The Benefits of Stretching

For decades we’ve believed that stretching the body before physical activity was key to increasing flexibility, avoiding injury and improving athletic performance. Unfortunately, we made a lot of assumptions about stretching that were not tested with appropriate scientific scrutiny.

In their article “Myths and Truth about Stretching” that appeared in The Physician and Sport medicine, medical doctors Ian Shrier and Kav Gossal admit there are numerous misconceptions and conflicting information about stretching and acknowledged the contradictions. But they concluded that  “stretching may provide substantial benefits if used under the appropriate conditions.”

Your chiropractor is a great source for advice on stretching. Before making recommendations, a chiropractor takes into account a patient’s physical condition and health history. Regular stretching can help sustain correct body alignment and posture. It extends the flexibility and range of motion of your joints. When your joints can’t maintain their full range of motion, you tire more easily. This makes it more difficult to complete daily tasks you normally take for granted. Stretching keeps your body better coordinated. This can be especially helpful to seniors, who are more susceptible to falling. Stretching also helps relax stressed muscles. Keeping your joints and muscles loose allows for better blood circulation so every part of your body gets sufficient oxygen and nutrients.

The following information gives you an overview of stretching as it relates to a general fitness plan.

Never Skip the “Warm-Up”

It’s essential that you do an adequate warm-up before stretching. This helps awaken the muscles and prevent strains. What qualifies as suitable warm-up activities? Try a brisk five minute walk of a mild jog to send more blood to the muscles. The foal is to engage in a light intensity activity that warms your muscles sufficiently to be prepared for stretching, but not so intense as to cause strains or injuries.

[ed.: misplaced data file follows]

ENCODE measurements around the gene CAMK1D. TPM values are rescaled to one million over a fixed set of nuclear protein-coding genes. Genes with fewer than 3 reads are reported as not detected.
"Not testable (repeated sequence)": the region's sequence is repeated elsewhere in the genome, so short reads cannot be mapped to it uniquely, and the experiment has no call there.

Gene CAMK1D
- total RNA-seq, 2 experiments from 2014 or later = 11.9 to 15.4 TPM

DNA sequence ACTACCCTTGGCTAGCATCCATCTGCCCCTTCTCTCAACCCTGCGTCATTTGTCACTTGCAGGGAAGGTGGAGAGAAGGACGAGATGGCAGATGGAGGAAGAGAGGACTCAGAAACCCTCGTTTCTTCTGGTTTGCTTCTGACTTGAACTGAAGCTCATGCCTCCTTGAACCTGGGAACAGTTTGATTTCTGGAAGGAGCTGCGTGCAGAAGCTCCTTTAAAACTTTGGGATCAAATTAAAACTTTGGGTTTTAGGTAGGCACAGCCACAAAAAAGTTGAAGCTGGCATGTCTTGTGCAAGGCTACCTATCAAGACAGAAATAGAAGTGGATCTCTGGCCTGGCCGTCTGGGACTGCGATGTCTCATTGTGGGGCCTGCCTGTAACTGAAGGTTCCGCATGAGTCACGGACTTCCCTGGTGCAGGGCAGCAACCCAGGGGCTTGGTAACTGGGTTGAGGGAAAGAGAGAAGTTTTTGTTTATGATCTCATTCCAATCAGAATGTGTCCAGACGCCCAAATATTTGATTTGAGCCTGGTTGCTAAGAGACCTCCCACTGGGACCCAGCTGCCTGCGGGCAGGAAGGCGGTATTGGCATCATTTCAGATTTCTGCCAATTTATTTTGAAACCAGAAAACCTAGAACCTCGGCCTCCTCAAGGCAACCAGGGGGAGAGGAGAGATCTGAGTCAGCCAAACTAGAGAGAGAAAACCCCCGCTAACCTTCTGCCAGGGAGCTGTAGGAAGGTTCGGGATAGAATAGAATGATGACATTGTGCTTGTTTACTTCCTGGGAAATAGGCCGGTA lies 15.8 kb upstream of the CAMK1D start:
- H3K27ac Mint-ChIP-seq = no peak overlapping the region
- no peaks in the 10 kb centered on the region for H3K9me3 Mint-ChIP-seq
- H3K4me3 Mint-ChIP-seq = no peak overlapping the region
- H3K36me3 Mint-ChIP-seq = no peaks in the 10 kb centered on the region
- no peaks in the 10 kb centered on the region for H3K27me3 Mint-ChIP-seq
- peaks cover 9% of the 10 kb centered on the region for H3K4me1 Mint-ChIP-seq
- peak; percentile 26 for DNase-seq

Types of Stretching

While there are many kinds of stretching (to many to list here), your probably familiar with techniques that fall into the following categories.

Dynamic Stretching

This involves moving your body while engaging in stretching techniques. An example would be walking while swinging a leg up to your mid section, hold it for a second and then release. You then repeat with your other leg. Some studies indicate dynamic stretching is best conducted before engaging in physical activity.

Static Stretching

The goal is to stretch the muscles (or group of muscles) to its farthest point without causing pain. You generally hold a static stretch for 30 seconds. If the area is particularly stiff, you can extend it  for up to 60 seconds. Research suggests static stretching is best done after physical activity.

Ballistic Stretching

These are bouncing stretches. The research about the benefits of ballistic stretching has been mixed. Some experts believe it can put you at risk of pulling muscles more easily than other types of stretching.

Although not as familiar to the public as the other categories mentioned, proprioceptive neuromuscular facilitation is an effective but advanced system that used by many professional athletes. PNF involves contracting specific muscle groups using resistance. And it seems to activate muscles mire quickly than other types of stretching. Due to its advanced techniques, PNF is best done at first with a health care provider who has expertise in this area.

 

 

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